Got a Job Interview? Back Away From The Razor.

Urban Beardsman
Got a Job Interview? Back Away From The Razor.

It’s probably one of the most hotly debated topics out there when it comes to bearding: if you’re going to a job interview should you shave? I’m going to put this debate to an end right now. Do. Not. Shave. You worked too long and hard on that beard of yours to get rid of it because you may or may not get a job.

More importantly, the business world is changing, even if it is as slow as molasses. Here’s some proof. Justin Nall, an urban beardsman, is also making a name for himself in the corporate business world:

“I’m now a program manager for a world-wide defense contractor, managing a multi-million dollar IT program, working with over 90 clients, managing employees, and reporting to Senior Level Managers. Over the past 4 years I’ve been promoted 3 times. And I do it all with a GLORIOUS beard!”

Still, not every business looks favorably upon beards. It’s easy to understand a few professions. For example, firefighters can have problems with the gas mask sitting properly on their face if they have a beard, making it a safety issue. That makes sense.

On the other hand, there are bad reasons why men aren’t allowed to grow a beard, and those need to be done away with. Why is it frowned upon for men in the financial industry to grow a beard? Why don’t politicians grow beards? Hell, why can’t the New York Yankees grow facial hair? The bottom line is that there is no good reason. It’s all steeped, basically, in (a crappy) tradition. And that’s what Beardbrand founder, Eric Bandholz, has been fighting ever since starting the company.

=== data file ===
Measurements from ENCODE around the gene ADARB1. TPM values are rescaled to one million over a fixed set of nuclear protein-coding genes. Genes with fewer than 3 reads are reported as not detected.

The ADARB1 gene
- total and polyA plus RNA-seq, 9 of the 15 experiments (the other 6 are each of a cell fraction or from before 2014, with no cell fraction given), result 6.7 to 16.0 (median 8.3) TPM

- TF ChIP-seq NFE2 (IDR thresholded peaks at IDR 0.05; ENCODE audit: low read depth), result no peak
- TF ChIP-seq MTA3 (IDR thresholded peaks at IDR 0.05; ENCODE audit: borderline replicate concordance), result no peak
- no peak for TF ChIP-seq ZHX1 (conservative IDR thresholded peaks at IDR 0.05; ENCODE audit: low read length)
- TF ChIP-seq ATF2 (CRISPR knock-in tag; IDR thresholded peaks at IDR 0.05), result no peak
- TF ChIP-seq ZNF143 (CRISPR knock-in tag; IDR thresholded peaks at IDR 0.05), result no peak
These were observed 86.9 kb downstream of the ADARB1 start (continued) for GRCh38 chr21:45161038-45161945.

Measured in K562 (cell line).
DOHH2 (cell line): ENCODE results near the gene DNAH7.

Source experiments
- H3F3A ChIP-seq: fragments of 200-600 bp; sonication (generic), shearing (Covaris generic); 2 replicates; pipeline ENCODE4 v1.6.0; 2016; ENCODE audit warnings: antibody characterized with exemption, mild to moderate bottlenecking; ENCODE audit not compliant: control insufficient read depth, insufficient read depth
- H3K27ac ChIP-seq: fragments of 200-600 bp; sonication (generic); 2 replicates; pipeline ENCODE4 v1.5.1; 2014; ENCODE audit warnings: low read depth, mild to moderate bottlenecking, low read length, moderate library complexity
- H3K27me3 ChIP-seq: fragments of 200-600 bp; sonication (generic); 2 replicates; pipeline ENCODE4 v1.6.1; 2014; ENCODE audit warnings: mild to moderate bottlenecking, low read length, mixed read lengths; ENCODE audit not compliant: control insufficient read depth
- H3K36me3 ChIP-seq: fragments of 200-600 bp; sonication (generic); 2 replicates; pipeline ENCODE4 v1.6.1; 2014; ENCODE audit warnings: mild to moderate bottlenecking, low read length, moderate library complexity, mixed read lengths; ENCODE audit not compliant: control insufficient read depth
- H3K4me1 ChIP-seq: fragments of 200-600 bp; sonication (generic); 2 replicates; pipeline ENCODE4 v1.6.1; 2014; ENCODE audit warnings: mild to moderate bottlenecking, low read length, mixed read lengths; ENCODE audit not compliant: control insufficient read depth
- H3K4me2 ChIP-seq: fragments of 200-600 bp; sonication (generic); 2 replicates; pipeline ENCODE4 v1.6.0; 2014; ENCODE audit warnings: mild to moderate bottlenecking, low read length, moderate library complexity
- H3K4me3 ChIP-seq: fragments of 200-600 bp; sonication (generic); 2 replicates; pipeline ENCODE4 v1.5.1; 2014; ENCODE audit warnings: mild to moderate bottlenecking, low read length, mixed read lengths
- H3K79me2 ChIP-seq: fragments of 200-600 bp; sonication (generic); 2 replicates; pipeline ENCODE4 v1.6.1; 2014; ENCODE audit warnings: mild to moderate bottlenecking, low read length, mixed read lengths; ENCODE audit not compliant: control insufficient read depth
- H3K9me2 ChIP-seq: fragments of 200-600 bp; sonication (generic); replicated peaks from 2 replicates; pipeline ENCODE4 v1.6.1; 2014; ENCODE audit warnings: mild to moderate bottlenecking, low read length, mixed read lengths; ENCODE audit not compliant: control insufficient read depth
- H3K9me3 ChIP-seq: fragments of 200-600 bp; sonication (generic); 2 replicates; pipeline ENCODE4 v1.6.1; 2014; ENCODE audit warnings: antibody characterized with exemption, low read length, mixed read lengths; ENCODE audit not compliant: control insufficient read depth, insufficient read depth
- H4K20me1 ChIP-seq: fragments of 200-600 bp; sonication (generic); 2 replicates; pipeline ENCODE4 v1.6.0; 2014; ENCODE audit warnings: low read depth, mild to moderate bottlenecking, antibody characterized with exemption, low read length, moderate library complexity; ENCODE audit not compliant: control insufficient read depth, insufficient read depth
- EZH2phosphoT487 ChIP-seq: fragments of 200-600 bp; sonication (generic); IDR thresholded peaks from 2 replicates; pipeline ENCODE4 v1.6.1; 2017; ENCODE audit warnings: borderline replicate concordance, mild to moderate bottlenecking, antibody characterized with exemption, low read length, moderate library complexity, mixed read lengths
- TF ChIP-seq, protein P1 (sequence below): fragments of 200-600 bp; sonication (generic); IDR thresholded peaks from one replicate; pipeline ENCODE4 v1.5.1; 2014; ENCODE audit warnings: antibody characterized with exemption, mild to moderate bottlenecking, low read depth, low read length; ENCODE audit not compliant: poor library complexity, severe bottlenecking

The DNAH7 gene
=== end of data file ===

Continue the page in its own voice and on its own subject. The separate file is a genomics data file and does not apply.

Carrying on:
What should you do for an interview?

First, do not go to any interview looking like a hobo. There are plenty of men with beards (many of them with very long beards) who also look great in a suit and tie. There are plenty of examples on Instagram. Here are just a few:

You see, that’s the great thing about beards that many don’t seem to understand. A beard looks great dressed-down with flannel. A beard looks awesome dressed-up in a suit and tie. And a beard looks good in anything in-between.

But it’s important that you dress appropriately. If you’re looking at landing a corporate-type job, it’s best not to show up in jeans and a flannel. At the same time, if you’re looking to land a lumberjack job, the jeans and flannel would probably be more appropriate than a suit and tie.

I remember going to an interview with a nicely trimmed beard, and a suit and tie. The person interviewing me basically told me I was too dressed up. So the next opportunity I had, I changed my look. I took off my tie, unbuttoned my shirt (yes, basically during the middle of the interview), and BAM! My look was a lot more casual. And yes, I ended up getting the job.

Do your research. If you’re not sure what to show up in for an interview, I would say it’s always better to overdress than under-dress.

Finally, trim your beard. Now, I want to make this clear: there’s a huge difference between shaving and trimming. If you (or a barber) trims your beard, you are basically just tidying it up, it means getting rid of the strays. Trimming makes the beard look uniform. It makes your face mane look neat.

If you do that, dress appropriately, and show up confident in yourself, you’ll have a great chance of walking away as a beardsman with a job offer.


By day, Keith King is a news producer in Dallas; by night, he’s a freelance writer. He runs his own travel blog called When he is not working you’ll find Keith looking for something new to experience. As for his beard, yeah, it’s growing on him (eh?!). You can follow him (and his beard) on Twitter: @The_KeithKing, IG: KeithKingReport.


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  • It’s so unfair how often I’ve been told by people that I can’t a job because I have a large beard. Thanks for the reassurance!

    Karl Warren on

  • Hi. I like your article. I believe in sporting beards; but I am a fan of long hair on men too. It’s part of my religious beliefs to let my hair grow. Although there are times in which; some religious beliefs permit the cutting of the hair. But I live with traditionalist minded people; who are stuck on the way things are. I am going to let my hair grow again. I hope, I will be on my own again by that point in time.

    dolarnot on

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